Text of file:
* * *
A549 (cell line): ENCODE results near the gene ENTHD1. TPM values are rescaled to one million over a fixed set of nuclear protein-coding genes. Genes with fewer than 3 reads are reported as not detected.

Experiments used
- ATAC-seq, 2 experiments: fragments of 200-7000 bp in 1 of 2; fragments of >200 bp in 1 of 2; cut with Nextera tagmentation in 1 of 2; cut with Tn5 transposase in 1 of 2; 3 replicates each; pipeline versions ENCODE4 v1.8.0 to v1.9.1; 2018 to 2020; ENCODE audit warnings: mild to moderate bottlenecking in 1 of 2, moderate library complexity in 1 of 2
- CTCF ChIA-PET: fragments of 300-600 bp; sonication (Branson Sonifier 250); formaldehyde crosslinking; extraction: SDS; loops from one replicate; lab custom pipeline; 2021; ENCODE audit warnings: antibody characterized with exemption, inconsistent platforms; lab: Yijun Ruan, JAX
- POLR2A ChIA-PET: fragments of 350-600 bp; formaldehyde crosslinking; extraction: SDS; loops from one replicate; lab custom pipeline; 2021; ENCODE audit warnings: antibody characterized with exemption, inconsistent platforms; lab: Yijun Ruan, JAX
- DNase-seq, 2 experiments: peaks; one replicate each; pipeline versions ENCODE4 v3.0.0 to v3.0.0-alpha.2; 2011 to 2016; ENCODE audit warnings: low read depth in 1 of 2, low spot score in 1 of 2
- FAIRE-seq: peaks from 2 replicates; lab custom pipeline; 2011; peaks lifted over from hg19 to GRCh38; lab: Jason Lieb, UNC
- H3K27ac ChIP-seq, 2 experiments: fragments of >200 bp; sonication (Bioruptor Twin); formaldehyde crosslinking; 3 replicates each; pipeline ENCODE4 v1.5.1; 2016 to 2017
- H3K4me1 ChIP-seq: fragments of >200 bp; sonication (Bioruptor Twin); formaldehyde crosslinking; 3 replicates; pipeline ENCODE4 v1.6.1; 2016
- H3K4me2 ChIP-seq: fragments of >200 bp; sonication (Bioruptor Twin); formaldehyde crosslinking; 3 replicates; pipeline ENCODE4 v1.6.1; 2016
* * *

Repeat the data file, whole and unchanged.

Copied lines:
A549 (cell line): ENCODE results near the gene ENTHD1. TPM values are rescaled to one million over a fixed set of nuclear protein-coding genes. Genes with fewer than 3 reads are reported as not detected.

Experiments used
- ATAC-seq, 2 experiments: fragments of 200-7000 bp in 1 of 2; fragments of >200 bp in 1 of 2; cut with Nextera tagmentation in 1 of 2; cut with Tn5 transposase in 1 of 2; 3 replicates each; pipeline versions ENCODE4 v1.8.0 to v1.9.1; 2018 to 2020; ENCODE audit warnings: mild to moderate bottlenecking in 1 of 2, moderate library complexity in 1 of 2
- CTCF ChIA-PET: fragments of 300-600 bp; sonication (Branson Sonifier 250); formaldehyde crosslinking; extraction: SDS; loops from one replicate; lab custom pipeline; 2021; ENCODE audit warnings: antibody characterized with exemption, inconsistent platforms; lab: Yijun Ruan, JAX
- POLR2A ChIA-PET: fragments of 350-600 bp; formaldehyde crosslinking; extraction: SDS; loops from one replicate; lab custom pipeline; 2021; ENCODE audit warnings: antibody characterized with exemption, inconsistent platforms; lab: Yijun Ruan, JAX
- DNase-seq, 2 experiments: peaks; one replicate each; pipeline versions ENCODE4 v3.0.0 to v3.0.0-alpha.2; 2011 to 2016; ENCODE audit warnings: low read depth in 1 of 2, low spot score in 1 of 2
- FAIRE-seq: peaks from 2 replicates; lab custom pipeline; 2011; peaks lifted over from hg19 to GRCh38; lab: Jason Lieb, UNC
- H3K27ac ChIP-seq, 2 experiments: fragments of >200 bp; sonication (Bioruptor Twin); formaldehyde crosslinking; 3 replicates each; pipeline ENCODE4 v1.5.1; 2016 to 2017
- H3K4me1 ChIP-seq: fragments of >200 bp; sonication (Bioruptor Twin); formaldehyde crosslinking; 3 replicates; pipeline ENCODE4 v1.6.1; 2016
- H3K4me2 ChIP-seq: fragments of >200 bp; sonication (Bioruptor Twin); formaldehyde crosslinking; 3 replicates; pipeline ENCODE4 v1.6.1; 2016